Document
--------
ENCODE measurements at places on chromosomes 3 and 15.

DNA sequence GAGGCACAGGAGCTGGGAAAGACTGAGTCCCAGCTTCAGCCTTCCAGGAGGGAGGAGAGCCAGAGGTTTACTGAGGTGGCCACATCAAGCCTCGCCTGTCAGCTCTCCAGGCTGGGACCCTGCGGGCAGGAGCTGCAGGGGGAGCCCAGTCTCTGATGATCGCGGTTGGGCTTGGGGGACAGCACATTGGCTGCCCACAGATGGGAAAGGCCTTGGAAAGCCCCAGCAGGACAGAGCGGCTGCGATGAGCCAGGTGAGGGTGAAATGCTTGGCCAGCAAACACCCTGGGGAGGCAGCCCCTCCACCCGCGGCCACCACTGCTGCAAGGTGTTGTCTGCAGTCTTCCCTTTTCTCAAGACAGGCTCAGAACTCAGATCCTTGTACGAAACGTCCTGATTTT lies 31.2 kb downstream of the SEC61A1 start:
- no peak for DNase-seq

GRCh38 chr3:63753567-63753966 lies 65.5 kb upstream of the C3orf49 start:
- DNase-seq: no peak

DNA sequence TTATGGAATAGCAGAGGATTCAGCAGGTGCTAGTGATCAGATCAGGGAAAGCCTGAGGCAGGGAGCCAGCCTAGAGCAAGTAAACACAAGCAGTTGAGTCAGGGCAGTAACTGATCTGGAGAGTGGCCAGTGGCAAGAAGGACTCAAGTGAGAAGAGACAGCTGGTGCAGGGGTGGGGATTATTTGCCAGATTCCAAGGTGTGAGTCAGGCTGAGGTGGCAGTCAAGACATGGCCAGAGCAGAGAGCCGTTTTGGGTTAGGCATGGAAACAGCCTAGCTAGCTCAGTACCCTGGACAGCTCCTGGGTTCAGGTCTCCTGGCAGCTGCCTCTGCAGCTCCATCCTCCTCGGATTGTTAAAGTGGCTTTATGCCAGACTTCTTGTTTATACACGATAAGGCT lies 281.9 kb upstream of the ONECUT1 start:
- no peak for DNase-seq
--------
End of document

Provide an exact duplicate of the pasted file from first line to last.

ENCODE measurements at places on chromosomes 3 and 15.

DNA sequence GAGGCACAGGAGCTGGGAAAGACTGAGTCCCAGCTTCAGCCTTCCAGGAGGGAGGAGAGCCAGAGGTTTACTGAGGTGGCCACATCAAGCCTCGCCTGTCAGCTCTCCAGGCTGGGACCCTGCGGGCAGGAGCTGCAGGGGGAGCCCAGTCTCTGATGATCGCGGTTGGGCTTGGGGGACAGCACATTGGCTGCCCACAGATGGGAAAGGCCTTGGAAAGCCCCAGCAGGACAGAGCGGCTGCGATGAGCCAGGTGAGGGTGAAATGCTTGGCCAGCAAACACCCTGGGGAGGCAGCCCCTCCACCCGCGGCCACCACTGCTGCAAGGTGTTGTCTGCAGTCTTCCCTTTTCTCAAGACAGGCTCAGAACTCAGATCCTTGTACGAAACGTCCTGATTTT lies 31.2 kb downstream of the SEC61A1 start:
- no peak for DNase-seq

GRCh38 chr3:63753567-63753966 lies 65.5 kb upstream of the C3orf49 start:
- DNase-seq: no peak

DNA sequence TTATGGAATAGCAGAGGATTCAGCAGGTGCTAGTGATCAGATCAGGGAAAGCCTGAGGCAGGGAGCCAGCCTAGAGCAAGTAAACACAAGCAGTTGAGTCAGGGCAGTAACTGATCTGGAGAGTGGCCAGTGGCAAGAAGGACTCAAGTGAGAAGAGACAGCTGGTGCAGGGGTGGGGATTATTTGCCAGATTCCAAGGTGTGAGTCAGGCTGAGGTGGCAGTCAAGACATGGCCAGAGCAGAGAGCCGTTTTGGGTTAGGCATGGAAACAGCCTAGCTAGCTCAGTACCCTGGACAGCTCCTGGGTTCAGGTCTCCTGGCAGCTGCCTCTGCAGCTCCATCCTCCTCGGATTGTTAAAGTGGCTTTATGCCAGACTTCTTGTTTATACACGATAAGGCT lies 281.9 kb upstream of the ONECUT1 start:
- no peak for DNase-seq